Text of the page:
Ellen (June Allyson) is kidnapped by father (Charles Bickford) after she ran off and got married to someone he thinks is a gold digger. She escapes and starts an adventurous trip back to ... See full summary »
In post-WW2 France, U.S. Army hospital private Hogan and Captain Lock try to outwit one another on issues such as wooing pretty nurses, accounting for missing medical supplies, organizing unauthorized dances and influencing their C.O.
Jane Osgood runs a lobster business, which supports her two young children. Railroad staff inattention ruins her shipment, so with her lawyer George, Jane sues Harry Foster Malone, director of the line and the "meanest man in the world".
This musical reworking of TOO MANY HUSBANDS (1940), features Grable as a top singer and dancer who's been widowed by WW II. She marries her late husband's songwriting partner, Gower Champion, but the new marriage is thrown for a loop when Lemmon, her first husband, turns up very much alive and eager to see Grable.Written by
Jack Cole, the legendary dance director famous for staging Rita Hayward's striptease in Gilda (1946) also taught Marilyn Monroe's her moves in "Gentlemen Prefer Blondes," "How to Marry a Millionaire" and "Some Like It Hot." Credited as the choreographer of this film, his attempt to turn 39 year old Betty Grable into another Marilyn is not very successful. The co-star of the film, Gower Champion, who is not credited for any of the dances, went on to become a famous Broadway choreographer and director in his own right. See more »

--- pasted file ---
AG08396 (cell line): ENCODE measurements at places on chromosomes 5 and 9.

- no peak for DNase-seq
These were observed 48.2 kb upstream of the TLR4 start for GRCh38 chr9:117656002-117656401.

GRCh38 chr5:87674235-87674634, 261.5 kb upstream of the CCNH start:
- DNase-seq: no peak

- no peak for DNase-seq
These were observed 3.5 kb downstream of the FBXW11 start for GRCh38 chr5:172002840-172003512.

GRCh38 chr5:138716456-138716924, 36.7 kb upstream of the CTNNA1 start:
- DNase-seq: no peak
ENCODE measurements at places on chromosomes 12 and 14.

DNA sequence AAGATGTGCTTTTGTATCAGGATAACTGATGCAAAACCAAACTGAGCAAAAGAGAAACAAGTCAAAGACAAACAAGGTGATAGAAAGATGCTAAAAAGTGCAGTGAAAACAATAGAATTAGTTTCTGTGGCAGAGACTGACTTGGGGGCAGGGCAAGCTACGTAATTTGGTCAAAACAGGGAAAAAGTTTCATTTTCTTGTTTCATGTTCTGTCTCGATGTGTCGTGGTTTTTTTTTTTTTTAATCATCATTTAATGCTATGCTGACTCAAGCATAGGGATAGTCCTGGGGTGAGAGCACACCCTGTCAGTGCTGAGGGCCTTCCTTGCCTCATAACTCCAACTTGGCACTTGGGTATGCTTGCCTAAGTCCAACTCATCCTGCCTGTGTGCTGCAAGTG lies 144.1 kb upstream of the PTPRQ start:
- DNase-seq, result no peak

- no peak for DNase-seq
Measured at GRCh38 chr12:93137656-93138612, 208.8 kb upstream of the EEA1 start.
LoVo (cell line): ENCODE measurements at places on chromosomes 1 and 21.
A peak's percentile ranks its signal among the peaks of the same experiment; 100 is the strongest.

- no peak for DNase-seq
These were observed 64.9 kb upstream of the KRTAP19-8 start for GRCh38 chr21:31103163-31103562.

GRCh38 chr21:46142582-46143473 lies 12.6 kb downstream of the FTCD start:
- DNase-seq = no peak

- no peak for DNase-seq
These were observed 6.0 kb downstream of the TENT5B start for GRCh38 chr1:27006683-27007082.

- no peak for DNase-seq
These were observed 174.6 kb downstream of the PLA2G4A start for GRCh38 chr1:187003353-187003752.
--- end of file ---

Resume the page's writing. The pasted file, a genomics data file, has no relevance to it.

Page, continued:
..and with Marge and Gower Champion and Jack Lemmon...it is lots of fun. Fun is what Betty Grable was about...and this film is at its best during those sequences aimed at amusing. ...These days people do not understand Betty Grable very well. In her day she was everyman's and every womans ideal. Indeed no woman has broken Betty's box office record (eleven years in the top ten). And, in the forties and early fifties, women still dominated the box office to an amazing degree--Mom chose the films the family was going out to see. Though it was a bit early to be obvious, Betty in many ways represented a manifestation of what we would now call a liberated woman. She was nearly always working (in revealing clothing!), and she was self supporting. In real life she was a very successful working mother--and particularly during WWII she was an inspiration to women manning the homefront as much as an inspiration to the armed forces fighting overseas. She was pretty, talented, popular, and the highest salaried woman in the United States. Now she is remembered primarily as a 'pin up'--which she also was, but the title tends to diminish the many other factors that created her popularity. One thing is certain, in "Three for the Show" or any other of her starring films--she will entertain you royally within the limitations of the material she was given.
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